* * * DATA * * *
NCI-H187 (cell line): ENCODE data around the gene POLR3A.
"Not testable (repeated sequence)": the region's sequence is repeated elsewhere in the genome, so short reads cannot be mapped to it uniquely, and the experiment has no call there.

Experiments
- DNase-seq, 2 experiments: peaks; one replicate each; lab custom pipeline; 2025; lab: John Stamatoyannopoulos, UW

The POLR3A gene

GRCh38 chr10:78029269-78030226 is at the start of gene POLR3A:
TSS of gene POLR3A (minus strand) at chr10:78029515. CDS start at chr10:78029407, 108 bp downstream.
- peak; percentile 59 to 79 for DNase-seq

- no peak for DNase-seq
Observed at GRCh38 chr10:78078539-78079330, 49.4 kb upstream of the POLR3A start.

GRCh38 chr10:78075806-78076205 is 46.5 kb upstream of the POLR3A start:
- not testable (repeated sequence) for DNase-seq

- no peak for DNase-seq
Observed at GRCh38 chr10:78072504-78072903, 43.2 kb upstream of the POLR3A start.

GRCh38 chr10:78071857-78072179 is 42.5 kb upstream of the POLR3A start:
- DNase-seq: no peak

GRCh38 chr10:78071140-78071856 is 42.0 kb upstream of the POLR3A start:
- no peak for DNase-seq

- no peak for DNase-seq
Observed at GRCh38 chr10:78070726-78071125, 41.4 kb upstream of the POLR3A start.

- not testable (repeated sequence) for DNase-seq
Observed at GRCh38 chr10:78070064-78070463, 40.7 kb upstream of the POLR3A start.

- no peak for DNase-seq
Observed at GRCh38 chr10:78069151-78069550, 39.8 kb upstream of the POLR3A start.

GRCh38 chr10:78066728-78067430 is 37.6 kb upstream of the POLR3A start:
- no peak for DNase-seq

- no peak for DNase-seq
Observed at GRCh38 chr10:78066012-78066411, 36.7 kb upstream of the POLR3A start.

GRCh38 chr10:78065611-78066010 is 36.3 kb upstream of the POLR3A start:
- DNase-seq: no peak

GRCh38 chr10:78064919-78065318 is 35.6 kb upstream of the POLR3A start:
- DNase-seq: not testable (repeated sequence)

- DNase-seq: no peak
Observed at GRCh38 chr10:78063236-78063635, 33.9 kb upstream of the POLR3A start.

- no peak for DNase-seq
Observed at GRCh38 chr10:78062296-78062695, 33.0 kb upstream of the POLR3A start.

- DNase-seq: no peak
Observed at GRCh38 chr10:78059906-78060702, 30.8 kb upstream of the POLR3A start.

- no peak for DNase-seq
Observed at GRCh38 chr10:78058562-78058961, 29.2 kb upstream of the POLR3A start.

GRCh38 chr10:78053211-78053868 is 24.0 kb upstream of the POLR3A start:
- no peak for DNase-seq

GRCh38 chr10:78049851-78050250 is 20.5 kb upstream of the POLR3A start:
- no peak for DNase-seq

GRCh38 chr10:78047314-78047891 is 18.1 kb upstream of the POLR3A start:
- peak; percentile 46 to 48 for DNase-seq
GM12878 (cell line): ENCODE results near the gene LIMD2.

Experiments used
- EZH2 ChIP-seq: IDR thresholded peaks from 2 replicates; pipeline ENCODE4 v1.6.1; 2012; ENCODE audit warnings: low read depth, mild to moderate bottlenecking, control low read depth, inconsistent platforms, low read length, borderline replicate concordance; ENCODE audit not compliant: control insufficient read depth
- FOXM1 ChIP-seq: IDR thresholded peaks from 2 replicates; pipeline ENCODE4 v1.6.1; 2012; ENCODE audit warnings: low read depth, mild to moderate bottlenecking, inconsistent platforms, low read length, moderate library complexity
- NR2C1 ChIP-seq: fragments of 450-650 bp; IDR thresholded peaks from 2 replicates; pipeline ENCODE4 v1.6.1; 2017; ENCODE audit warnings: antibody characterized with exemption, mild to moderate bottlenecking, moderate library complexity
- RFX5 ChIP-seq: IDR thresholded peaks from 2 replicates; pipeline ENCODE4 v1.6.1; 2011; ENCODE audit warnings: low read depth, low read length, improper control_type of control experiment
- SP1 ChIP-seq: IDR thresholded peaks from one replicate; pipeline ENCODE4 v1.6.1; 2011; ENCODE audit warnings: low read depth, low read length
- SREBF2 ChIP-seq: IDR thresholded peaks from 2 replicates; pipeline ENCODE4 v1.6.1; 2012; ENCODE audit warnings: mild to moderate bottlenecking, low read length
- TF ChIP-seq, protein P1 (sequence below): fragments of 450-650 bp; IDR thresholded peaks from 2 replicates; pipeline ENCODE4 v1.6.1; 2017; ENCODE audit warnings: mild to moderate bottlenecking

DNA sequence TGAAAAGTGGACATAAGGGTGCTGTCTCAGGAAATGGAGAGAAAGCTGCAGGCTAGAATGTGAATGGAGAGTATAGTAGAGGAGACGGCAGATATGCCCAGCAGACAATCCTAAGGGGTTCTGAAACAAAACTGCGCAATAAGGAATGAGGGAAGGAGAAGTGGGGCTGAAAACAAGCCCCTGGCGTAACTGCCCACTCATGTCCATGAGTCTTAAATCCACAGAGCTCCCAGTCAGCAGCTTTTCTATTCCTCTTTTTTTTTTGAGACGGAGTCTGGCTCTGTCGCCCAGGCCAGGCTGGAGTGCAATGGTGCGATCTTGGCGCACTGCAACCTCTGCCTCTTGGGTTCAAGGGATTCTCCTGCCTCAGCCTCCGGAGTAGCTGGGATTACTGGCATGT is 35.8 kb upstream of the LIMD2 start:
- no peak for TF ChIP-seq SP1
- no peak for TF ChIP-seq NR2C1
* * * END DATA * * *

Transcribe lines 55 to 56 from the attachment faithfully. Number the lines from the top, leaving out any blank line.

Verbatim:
- TF ChIP-seq, protein P1 (sequence below): fragments of 450-650 bp; IDR thresholded peaks from 2 replicates; pipeline ENCODE4 v1.6.1; 2017; ENCODE audit warnings: mild to moderate bottlenecking

DNA sequence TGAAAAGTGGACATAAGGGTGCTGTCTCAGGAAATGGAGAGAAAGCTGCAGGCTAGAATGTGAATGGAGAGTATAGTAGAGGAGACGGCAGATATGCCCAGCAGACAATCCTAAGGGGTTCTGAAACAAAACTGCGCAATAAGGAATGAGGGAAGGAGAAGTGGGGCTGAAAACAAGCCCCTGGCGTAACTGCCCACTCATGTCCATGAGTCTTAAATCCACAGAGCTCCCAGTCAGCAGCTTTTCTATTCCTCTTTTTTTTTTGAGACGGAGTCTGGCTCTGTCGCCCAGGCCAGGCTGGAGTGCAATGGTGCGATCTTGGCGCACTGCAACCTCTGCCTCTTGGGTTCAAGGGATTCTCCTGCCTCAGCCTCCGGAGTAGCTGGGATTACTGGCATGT is 35.8 kb upstream of the LIMD2 start: